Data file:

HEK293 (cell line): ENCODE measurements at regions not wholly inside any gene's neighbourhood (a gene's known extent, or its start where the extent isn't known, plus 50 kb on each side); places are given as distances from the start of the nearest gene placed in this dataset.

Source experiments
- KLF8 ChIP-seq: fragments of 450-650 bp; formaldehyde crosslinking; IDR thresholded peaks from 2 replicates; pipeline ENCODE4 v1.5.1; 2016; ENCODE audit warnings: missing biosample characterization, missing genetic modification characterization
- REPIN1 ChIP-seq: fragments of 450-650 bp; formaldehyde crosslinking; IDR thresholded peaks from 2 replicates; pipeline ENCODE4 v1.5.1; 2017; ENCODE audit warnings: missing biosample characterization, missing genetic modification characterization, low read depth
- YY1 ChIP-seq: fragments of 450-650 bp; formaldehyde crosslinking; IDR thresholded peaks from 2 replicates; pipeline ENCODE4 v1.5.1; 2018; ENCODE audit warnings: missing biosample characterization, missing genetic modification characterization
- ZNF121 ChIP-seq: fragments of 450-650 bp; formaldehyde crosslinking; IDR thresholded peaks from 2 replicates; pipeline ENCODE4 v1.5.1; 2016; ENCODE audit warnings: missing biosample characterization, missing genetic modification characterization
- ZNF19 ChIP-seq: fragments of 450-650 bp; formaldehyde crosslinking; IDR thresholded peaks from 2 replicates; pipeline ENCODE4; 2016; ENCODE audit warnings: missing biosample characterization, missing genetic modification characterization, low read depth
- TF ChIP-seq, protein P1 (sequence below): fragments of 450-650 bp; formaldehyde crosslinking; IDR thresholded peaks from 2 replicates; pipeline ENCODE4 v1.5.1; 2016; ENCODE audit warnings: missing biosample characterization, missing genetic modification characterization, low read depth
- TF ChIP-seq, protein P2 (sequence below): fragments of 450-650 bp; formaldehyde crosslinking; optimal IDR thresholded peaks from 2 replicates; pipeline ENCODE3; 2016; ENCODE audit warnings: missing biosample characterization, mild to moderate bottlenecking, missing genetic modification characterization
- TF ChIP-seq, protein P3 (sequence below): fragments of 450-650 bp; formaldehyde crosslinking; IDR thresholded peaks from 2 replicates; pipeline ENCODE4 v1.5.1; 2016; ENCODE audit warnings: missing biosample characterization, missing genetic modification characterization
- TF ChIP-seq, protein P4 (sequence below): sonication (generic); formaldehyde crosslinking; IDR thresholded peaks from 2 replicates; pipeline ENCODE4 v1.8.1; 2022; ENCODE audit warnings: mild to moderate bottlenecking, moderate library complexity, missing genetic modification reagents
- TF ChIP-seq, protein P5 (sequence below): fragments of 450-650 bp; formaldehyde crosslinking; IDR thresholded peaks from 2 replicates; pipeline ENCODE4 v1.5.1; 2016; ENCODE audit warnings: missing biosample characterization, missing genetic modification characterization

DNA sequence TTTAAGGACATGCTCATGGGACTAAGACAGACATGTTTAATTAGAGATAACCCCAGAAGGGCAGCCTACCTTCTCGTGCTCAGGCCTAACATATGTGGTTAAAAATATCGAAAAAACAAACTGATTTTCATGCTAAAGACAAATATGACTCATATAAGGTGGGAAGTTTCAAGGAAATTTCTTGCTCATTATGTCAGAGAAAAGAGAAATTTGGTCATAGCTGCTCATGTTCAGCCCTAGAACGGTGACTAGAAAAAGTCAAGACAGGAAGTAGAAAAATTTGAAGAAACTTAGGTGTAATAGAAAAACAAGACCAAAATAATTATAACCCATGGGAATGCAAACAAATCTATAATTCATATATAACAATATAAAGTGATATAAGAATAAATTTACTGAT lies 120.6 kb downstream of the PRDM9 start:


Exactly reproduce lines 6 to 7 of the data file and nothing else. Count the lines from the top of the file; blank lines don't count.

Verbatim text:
- ZNF121 ChIP-seq: fragments of 450-650 bp; formaldehyde crosslinking; IDR thresholded peaks from 2 replicates; pipeline ENCODE4 v1.5.1; 2016; ENCODE audit warnings: missing biosample characterization, missing genetic modification characterization
- ZNF19 ChIP-seq: fragments of 450-650 bp; formaldehyde crosslinking; IDR thresholded peaks from 2 replicates; pipeline ENCODE4; 2016; ENCODE audit warnings: missing biosample characterization, missing genetic modification characterization, low read depth